With stories of unrequited love, woe and mystery, Ghostoria will gnaw the corners of your mind and challenge your ideas about life, love and death.

My next attempt was bullet style with rhetorical questions.

Bullet Style

Do you like scary stories with a little romance and a vintage twist?  Welcome to Ghostoria.

  • What happens when a WWII secretary is trapped in the office with a ghost and the only way out is to make an unwelcome choice?
  • Drive-in movies, hot rods, and jitterbugs populate Long Way Home; can one young man survive a bloody night in a historic cemetery with his girlfriend?
  • Young residents of a cursed Texas town grapple with what they’re willing to sacrifice in order to save their crops, animals, and loved ones?
  • Can a kindergarten teacher silence the talking doll that has frightened her students, by solving a fifty year old mystery?
  • A lone lady hitchhiker hops a ride in a 1959 El Dorado Cadillac by a roadside grave. Who will be alive at the end of the drive?
  • A turn of the century jail that housed murderers, liars, and thieves for over a hundred years is taken over by six teenagers on Halloween. What happens when a childhood chant turns deadly?

Those are just a few haunts and haints that populate this world of  unrequited love, woe, and mystery. Ghostoria will gnaw the corners of your mind and challenge your ideas about life, love, and death long after you leave.


Which version do you like? Do you have short stories you don’t know what to do with? Have you discovered a key to writing back cover copy?

Tam Francis, authorTam Francis is writer, blogger, swing dance teacher, avid vintage collector, and seamstress. She  shares her love of this genre through her novels, blog, and short stories. She enjoys hearing from you, sharing ideas, forging friendships, and exchanging guest blogs. For all the Girl in the Jitterbug Dress news, give-aways, events, and excitement, make sure to join her list and like her FB page! Join my list ~ Facebook page


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  11 Responses to “Short Story Compilation? Learn How to Write Back Cover Copy”

Comments (11)
  1. This was awesome for getting me into thinking mode. Short stories are not my forte but I dug deep and did a collection. A blogger asked for the book blurb and I didn’t have one. All the searches were for novels so imagine my surprise when I stumbled across your site. Kudos. Now I have work to do.

  2. Thank you so much. This is an excellent overview on how to get started. Extremely helpful and informative.

    • I’m thrilled you found it helpful. I had a devil of a time with doing the short story blurb. Single stories are so much easier. Glad it was helpful to you. :) Thanks for stopping by.

  3. Thank you very much for writing this article. I’ve never put out a collection of short stories before and writing the back cover copy was driving me crazy. Even with your help, I think it took me about three times as long to write the back cover than it did to write a 30 page short. Without your help, however, I might still be banging my head against a wall.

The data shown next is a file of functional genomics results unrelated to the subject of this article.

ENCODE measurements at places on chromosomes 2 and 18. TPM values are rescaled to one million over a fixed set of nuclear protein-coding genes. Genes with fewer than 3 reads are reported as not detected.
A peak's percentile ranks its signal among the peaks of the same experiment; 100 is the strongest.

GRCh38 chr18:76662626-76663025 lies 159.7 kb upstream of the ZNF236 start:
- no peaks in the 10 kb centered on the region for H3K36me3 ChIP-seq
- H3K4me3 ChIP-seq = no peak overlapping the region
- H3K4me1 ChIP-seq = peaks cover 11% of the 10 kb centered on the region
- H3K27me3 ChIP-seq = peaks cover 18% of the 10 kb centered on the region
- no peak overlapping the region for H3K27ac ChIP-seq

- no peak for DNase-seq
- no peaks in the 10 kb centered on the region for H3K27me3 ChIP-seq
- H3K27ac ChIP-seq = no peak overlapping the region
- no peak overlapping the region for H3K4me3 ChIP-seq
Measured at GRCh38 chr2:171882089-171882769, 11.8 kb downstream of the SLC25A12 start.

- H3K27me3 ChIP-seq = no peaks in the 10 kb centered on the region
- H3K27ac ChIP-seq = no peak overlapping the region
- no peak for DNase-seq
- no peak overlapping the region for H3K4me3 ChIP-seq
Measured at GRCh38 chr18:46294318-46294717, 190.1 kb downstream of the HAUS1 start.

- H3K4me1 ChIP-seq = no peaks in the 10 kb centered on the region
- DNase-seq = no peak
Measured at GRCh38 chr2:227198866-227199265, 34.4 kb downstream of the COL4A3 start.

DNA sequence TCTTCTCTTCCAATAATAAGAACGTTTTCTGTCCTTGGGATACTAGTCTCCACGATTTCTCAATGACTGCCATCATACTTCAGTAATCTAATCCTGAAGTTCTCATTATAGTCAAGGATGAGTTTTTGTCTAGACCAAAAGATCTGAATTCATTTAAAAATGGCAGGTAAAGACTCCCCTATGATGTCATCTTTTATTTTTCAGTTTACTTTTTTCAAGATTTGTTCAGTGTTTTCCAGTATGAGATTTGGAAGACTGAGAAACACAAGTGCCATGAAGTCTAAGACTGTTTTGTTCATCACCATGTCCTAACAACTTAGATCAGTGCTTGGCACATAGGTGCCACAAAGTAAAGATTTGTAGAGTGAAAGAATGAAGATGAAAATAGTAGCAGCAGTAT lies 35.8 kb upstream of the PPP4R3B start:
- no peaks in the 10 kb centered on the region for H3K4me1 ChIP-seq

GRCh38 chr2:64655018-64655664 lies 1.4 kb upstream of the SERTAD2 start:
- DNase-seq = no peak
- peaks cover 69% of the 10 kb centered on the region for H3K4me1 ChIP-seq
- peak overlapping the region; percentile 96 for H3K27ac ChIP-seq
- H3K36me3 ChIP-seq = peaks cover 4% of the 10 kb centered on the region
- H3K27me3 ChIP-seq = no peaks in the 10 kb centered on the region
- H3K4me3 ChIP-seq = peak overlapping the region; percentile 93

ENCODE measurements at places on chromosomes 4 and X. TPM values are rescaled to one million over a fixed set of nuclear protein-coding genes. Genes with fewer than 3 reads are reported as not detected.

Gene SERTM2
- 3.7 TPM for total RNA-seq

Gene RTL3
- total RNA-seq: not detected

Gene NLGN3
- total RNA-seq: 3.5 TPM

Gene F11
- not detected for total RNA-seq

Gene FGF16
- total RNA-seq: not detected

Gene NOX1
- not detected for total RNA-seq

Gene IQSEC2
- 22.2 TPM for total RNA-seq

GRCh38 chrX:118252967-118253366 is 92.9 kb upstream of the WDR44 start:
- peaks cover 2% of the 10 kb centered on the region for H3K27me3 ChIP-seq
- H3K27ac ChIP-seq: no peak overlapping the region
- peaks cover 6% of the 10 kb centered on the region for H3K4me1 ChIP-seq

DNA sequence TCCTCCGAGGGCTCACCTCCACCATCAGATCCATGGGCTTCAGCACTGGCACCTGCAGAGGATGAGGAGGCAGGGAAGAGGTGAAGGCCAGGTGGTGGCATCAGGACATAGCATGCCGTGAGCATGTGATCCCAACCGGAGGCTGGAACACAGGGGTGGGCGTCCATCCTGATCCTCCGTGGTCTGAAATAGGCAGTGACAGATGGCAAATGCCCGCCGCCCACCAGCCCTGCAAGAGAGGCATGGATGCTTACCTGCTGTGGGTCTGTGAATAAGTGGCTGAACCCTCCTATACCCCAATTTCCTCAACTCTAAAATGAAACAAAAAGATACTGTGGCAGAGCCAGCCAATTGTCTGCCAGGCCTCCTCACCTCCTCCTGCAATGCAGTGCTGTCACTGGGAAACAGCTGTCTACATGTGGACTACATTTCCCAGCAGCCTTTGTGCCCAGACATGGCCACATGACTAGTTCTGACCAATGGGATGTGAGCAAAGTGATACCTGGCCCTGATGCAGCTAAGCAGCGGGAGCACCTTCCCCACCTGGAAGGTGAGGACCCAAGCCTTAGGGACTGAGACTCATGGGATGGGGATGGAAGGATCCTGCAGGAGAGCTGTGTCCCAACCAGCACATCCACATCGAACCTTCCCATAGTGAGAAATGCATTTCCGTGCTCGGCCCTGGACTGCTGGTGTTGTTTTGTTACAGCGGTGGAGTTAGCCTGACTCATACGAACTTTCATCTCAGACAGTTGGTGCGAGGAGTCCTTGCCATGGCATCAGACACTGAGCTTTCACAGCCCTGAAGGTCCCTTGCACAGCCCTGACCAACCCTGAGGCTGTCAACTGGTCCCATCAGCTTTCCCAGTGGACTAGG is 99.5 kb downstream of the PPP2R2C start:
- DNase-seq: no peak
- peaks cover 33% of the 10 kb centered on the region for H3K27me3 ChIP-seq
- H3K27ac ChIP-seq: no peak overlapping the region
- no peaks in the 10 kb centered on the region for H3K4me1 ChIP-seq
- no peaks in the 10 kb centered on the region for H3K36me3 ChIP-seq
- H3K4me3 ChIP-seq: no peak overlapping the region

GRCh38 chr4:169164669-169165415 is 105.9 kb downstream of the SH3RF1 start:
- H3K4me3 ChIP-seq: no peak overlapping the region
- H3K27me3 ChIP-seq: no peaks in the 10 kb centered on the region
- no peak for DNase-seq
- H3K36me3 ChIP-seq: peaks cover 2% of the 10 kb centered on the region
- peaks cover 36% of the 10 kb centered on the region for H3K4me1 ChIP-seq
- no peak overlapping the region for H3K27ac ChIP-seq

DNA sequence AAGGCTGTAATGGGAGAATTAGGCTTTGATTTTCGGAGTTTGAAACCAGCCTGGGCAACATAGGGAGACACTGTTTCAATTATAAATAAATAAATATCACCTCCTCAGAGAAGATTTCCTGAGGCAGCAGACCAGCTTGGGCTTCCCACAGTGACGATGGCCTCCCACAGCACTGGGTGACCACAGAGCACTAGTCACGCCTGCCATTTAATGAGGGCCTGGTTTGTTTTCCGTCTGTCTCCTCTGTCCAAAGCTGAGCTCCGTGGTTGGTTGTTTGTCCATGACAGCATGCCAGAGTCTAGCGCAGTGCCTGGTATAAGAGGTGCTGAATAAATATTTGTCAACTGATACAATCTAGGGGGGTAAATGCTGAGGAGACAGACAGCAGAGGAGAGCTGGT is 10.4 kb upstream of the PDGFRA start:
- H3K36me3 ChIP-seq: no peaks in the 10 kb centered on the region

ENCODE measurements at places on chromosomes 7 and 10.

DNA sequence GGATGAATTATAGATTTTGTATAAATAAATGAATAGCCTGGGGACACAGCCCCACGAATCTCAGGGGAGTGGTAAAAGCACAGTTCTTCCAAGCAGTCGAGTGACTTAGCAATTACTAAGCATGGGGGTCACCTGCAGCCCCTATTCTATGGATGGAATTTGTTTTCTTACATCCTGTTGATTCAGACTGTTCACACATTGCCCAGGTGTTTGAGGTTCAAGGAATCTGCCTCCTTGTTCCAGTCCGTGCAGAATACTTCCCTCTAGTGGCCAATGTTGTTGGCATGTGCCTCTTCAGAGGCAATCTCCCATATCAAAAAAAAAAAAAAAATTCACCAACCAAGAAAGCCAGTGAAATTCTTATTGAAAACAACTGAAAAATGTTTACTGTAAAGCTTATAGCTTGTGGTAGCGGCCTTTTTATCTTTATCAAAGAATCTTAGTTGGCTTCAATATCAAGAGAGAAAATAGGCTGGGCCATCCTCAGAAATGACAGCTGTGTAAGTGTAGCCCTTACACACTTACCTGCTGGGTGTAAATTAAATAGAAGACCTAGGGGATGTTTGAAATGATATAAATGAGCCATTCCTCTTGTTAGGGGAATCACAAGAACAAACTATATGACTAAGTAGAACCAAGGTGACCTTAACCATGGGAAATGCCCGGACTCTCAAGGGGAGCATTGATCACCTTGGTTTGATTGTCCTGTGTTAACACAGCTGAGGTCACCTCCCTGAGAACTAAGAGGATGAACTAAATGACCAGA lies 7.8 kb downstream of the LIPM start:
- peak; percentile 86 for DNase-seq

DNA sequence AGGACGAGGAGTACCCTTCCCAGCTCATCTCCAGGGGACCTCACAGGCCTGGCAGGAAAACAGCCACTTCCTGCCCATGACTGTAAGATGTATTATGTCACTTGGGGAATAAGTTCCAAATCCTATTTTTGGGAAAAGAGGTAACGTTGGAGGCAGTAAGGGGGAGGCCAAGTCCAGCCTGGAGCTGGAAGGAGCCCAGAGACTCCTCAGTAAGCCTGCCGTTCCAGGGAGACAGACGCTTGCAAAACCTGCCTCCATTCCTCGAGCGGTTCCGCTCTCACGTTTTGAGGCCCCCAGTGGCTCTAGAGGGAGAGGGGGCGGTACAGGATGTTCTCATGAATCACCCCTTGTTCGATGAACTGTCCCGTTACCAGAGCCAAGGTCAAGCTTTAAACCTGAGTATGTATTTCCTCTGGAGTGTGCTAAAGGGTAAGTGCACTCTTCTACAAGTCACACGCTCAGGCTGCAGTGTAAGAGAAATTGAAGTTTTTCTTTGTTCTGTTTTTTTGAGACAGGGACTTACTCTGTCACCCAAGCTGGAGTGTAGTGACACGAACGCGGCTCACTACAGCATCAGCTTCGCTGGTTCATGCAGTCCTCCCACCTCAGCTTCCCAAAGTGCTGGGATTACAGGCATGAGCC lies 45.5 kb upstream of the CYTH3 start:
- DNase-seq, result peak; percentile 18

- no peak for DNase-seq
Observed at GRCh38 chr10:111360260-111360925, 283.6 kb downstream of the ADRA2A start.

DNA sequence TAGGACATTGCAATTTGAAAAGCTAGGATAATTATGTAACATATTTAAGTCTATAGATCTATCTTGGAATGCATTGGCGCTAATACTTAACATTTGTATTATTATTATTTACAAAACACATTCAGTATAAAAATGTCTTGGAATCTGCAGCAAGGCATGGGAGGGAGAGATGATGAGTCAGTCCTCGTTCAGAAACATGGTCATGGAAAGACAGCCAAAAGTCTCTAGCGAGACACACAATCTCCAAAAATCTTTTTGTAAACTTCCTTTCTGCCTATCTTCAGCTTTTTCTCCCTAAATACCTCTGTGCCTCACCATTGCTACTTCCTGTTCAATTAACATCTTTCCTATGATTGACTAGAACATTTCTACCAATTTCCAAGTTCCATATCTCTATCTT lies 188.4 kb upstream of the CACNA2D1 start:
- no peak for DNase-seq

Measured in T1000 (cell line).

Thank you, again, for an excellent post!

    , Mike

  4. Tam- your blog and your website are both terrific. As a Civil War reenactor, I’m truly appreciative of other folks who share a passion for one slice of time and one special element of that period, and the material culture that reflects the time and the element (swing dancing for you). Your blog and websites must be a treasure trove for other folks like you who revel in the 1940’s.

    As a writer, I share your and Gretchen’s affinity for bullets over paragraphs for blurbs. I think I’ve learned through writing professional grant applications and program reports (dry, dry, dry stuff) and hobby magazine articles that short lists keep a readers attention longer than do paragraphs. Key points get lost in paragraphs. So, the back cover of Novel #2, McBee’s Bloody Boots, will be bullets – the literary kind.

    I’m going to keep visiting this site for more, so keep tapping those keys and your toes.

    Phil McBride
    Author: Whittled Away: A Civil War Novel of the Alamo Rifles

    • Phil,

      You are VERY welcome. I’m enjoying your new blog as well. Don’t be afraid to link it in your signature! Thanks for stopping by and taking the time to read a bit and comment.


  5. I vote for bullet style, but I’d change the first line to: Do you like scary stories with a little romance? What about with a vintage twist? Welcome to Ghostoria. (Something like that) The rest of your story descriptions rock! How much would you charge to write my upcoming blurbs?

    • I wish there was a “Like” button on these comments. :-) Guess we’ll have to add one, Tammy!

  6. Great tips. Will RT. Very useful. You’re right. It’s totally different from writing a back cover blurb for a novel.

    • Thank you Anne. I’m excited about the ability to put out short story collections. I really believe the format keeps us on our toes as writers and readers. Thanks for stopping by and the RT :)